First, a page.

Hungarian UNESCO site a step closer to being protected from mining | WWF

Hungarian UNESCO site a step closer to being protected from mining

Posted on
18 May 2016
The local councils of Szőlősardó and Teresztenye in Northern Hungary have stepped up efforts to protect the only natural UNESCO World Heritage site in Hungary from mining by declaring an area in its buffer zone legally protected. Thanks to the councils’ decision, the only purpose of the 108-hectare area near UNESCO’s Aggtelek Caves and Slovak Karst will now be to secure the protection of the UNESCO site by maintaining local ecological land use and farming traditions. However, threats could persist in potential mining projects in other locations in the buffer zone.

The decision comes only a month after WWF issued a report stating that nearly half of all natural World Heritage sites in the world are threatened by harmful industrial activities. Among the sites were the Aggtelek Caves and the Slovak Karst, due to the plans for mining. The success is also a result of the active collaboration of WWF-Hungary, local communities and authorities.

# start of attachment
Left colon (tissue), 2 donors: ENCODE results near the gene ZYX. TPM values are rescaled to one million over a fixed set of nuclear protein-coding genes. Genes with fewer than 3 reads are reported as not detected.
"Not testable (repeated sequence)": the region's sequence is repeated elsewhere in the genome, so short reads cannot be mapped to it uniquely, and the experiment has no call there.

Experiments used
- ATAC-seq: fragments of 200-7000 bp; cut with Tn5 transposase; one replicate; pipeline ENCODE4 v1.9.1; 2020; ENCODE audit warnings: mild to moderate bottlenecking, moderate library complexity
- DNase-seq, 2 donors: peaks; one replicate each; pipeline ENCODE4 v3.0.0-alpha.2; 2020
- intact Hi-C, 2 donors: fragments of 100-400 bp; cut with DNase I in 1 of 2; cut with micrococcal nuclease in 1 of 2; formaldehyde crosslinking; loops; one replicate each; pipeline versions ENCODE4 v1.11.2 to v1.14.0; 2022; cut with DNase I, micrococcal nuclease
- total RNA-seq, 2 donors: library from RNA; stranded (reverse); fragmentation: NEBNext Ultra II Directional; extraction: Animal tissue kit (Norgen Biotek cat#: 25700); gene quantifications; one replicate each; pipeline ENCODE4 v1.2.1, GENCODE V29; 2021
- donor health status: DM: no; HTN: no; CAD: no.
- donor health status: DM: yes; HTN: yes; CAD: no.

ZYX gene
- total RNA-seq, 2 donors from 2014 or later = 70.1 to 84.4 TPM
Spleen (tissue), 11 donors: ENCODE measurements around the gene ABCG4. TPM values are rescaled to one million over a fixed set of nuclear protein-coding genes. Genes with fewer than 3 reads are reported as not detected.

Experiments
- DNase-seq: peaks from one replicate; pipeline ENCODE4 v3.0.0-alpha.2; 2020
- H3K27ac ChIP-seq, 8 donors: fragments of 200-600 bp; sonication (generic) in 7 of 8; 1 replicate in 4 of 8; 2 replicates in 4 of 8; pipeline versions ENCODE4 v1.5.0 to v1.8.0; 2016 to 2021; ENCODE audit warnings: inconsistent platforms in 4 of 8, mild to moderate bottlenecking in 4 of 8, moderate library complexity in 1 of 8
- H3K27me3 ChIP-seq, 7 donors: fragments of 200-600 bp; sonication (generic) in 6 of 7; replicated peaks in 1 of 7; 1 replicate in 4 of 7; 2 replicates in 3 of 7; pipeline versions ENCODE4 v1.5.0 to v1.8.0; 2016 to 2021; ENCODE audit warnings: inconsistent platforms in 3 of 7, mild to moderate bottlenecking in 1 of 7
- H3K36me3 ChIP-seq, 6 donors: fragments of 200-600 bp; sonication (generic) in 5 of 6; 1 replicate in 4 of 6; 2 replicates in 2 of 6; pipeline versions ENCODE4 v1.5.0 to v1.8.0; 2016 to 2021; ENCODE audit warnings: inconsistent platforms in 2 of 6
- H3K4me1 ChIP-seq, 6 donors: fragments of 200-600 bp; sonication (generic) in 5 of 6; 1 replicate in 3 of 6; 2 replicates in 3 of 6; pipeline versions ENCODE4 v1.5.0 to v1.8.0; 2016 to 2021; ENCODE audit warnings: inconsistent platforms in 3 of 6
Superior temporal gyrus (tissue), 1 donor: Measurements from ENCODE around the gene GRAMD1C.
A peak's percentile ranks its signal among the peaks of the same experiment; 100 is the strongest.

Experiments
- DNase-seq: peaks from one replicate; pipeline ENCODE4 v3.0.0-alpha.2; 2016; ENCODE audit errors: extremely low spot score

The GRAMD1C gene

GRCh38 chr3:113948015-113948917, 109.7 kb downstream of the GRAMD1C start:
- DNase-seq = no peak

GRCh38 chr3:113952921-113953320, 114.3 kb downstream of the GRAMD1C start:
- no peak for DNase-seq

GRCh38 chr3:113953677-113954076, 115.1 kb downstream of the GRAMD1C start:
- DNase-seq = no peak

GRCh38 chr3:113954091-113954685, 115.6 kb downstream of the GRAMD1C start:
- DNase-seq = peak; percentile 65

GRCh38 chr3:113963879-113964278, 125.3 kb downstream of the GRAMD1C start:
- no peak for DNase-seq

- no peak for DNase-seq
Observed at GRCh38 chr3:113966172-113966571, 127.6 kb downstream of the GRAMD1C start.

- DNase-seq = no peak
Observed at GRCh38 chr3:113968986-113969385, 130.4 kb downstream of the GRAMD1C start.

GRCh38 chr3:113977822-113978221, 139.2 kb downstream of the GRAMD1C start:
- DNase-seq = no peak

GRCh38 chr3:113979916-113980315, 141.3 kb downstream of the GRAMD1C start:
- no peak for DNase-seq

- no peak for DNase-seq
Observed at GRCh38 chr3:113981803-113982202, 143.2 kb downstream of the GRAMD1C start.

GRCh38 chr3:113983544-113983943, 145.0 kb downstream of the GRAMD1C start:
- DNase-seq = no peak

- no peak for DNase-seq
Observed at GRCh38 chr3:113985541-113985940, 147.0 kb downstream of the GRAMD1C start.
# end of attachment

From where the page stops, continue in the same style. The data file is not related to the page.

Buffer zones are important for maintaining the condition of a natural World Heritage site. The mine would have had a very negative impact on the environment and human health and possibly damaged the area’s main drinking water supply.  

 “This is a spark of hope for the region and illustrates that, if we join forces, we can help save our only natural World Heritage site from harmful activities. However, our concerns persist because there are still a few operating lignite and other coal mines in Northeastern Hungary, which are not far from the World Heritage site. These pose health and environmental risks to local communities. This is why WWF-Hungary will support all future efforts to protect the Aggtelek Caves”, said Csaba Vaszko, Climate Change and Energy Program leader of WWF-Hungary.
 
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